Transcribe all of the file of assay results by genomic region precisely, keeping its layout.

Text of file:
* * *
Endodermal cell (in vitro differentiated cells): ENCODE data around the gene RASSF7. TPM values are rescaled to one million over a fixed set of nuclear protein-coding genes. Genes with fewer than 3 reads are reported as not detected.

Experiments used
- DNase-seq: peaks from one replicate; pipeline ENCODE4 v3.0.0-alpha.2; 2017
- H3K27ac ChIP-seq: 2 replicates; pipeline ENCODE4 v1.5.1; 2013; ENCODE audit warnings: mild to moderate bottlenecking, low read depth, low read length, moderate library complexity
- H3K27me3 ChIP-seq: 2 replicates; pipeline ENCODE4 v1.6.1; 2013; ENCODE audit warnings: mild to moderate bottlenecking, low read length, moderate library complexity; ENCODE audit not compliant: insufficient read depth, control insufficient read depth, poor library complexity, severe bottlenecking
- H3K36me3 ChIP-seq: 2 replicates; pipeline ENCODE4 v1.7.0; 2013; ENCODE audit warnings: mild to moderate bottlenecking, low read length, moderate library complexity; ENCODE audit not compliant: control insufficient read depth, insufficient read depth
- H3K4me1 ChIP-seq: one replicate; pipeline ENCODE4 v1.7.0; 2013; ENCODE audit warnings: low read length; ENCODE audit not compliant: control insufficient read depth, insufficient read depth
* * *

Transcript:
Endodermal cell (in vitro differentiated cells): ENCODE data around the gene RASSF7. TPM values are rescaled to one million over a fixed set of nuclear protein-coding genes. Genes with fewer than 3 reads are reported as not detected.

Experiments used
- DNase-seq: peaks from one replicate; pipeline ENCODE4 v3.0.0-alpha.2; 2017
- H3K27ac ChIP-seq: 2 replicates; pipeline ENCODE4 v1.5.1; 2013; ENCODE audit warnings: mild to moderate bottlenecking, low read depth, low read length, moderate library complexity
- H3K27me3 ChIP-seq: 2 replicates; pipeline ENCODE4 v1.6.1; 2013; ENCODE audit warnings: mild to moderate bottlenecking, low read length, moderate library complexity; ENCODE audit not compliant: insufficient read depth, control insufficient read depth, poor library complexity, severe bottlenecking
- H3K36me3 ChIP-seq: 2 replicates; pipeline ENCODE4 v1.7.0; 2013; ENCODE audit warnings: mild to moderate bottlenecking, low read length, moderate library complexity; ENCODE audit not compliant: control insufficient read depth, insufficient read depth
- H3K4me1 ChIP-seq: one replicate; pipeline ENCODE4 v1.7.0; 2013; ENCODE audit warnings: low read length; ENCODE audit not compliant: control insufficient read depth, insufficient read depth